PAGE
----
Monday, September 30, 2013
Friday, September 27, 2013
Thursday, September 26, 2013
Wednesday, September 25, 2013
This trailer for PT Anderson's Magnolia is a perfect example of how to sell a movie: it gives absolutely no details of the plot itself, yet still is a perfect encapsulation of what is found in the finished product.
Tuesday, September 24, 2013
Sky Captain and the World of Tomorrow, which, if we're being honest, makes for a better trailer than an actual movie. The feel and the look and the attitude behind it all was right, and the cast was rather excellent, but Kerry Conran's debut movie was lacking in the sort of red-blooded thrills found in the pulpy, serialized entertainment it sought to emulate.
But still, it's a pretty great trailer on it's own.
Monday, September 23, 2013
Starcrash from 1978, featuring the incomparable Caroline Munro, David Hasselhoff and Christopher Plummer (!). About as low-rent as it gets, but I'm far more willing to forgive plenty of imagination with no budget than I am budget with no imagination.
Sunday, September 22, 2013
Friday, September 13, 2013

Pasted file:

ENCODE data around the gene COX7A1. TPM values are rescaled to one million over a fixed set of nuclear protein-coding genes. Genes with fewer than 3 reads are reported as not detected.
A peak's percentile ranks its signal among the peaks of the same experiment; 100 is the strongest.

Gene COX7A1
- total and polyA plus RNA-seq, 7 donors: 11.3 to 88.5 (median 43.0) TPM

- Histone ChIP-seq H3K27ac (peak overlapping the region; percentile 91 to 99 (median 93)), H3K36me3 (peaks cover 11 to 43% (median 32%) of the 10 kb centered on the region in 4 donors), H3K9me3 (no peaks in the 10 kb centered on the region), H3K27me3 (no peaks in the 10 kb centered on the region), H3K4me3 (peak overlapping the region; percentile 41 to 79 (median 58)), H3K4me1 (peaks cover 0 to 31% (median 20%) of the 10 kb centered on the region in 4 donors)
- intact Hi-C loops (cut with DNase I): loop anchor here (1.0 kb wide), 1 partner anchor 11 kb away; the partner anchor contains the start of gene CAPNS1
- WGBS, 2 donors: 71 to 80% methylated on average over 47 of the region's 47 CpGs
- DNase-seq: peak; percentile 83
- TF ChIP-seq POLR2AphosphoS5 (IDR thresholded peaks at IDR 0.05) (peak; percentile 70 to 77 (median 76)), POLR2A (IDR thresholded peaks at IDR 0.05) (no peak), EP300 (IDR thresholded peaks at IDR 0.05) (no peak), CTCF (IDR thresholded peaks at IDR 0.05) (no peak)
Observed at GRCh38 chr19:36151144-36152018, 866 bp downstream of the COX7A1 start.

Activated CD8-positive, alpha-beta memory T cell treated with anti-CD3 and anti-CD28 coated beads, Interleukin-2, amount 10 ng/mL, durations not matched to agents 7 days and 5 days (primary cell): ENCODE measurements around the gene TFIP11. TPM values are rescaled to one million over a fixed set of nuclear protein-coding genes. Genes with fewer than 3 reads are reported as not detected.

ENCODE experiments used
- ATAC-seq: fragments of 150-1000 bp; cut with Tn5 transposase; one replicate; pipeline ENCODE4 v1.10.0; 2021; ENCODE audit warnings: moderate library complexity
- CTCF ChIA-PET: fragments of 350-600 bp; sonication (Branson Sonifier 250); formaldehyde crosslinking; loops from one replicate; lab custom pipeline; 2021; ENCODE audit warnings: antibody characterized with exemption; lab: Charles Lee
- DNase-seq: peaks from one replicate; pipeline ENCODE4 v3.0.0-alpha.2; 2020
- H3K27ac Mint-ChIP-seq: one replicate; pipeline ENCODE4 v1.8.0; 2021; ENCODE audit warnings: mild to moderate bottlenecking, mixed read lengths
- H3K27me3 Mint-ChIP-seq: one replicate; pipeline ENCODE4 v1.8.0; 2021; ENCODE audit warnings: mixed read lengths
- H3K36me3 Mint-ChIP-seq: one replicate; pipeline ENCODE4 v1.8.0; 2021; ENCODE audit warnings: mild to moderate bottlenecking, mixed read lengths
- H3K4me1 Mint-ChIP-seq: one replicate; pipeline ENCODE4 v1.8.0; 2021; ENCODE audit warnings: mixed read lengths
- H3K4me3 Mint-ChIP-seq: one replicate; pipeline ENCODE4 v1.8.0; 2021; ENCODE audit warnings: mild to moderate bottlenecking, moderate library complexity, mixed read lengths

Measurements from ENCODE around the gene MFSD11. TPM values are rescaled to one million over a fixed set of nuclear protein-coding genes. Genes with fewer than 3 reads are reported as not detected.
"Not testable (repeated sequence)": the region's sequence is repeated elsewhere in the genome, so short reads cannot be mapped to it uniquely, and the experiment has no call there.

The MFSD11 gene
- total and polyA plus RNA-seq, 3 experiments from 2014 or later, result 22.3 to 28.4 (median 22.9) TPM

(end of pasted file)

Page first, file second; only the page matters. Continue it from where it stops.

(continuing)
This unproduced effort from Hammer Films never got past the poster stage - the company went out of business before production could start. I don't know what's cooler: the fact that Hammer considered making a film called Zeppelin V. Pterodactyls, or that they came up with concepts for movies based on little more than a poster.
Thursday, September 12, 2013
Wednesday, September 11, 2013
Two today, because Dark of the Sun has so many badass posters it's impossible to choose just one. I must confess I still have yet to see this one, featuring Rod Taylor, Yvette Mimieux and Jim Brown, so shame on me. But with those three in the lead it's impossible to see how the film won't deliver. There's also apparently a chainsaw fight in the film that actually lives up to the poster, so that alone should be worth the price of admission.
Tuesday, September 10, 2013
Monday, September 9, 2013
Friday, September 6, 2013
Thursday, September 5, 2013
The standoff between Omar Little and Brother Mouzone that opens the season three episode "Middle Ground." The Wire was an amazing show all-around, but what impressed me most was it's ability to keep it's hard-nosed, ripped-from-the-headlines feel while still keeping a flair for the cinematic. It was a show that delved deep into the day-to-day bureaucracy and drudgery of police procedure, but that still made time to include scenes like the above, which would feel at home in some of the best Clint Eastwood westerns.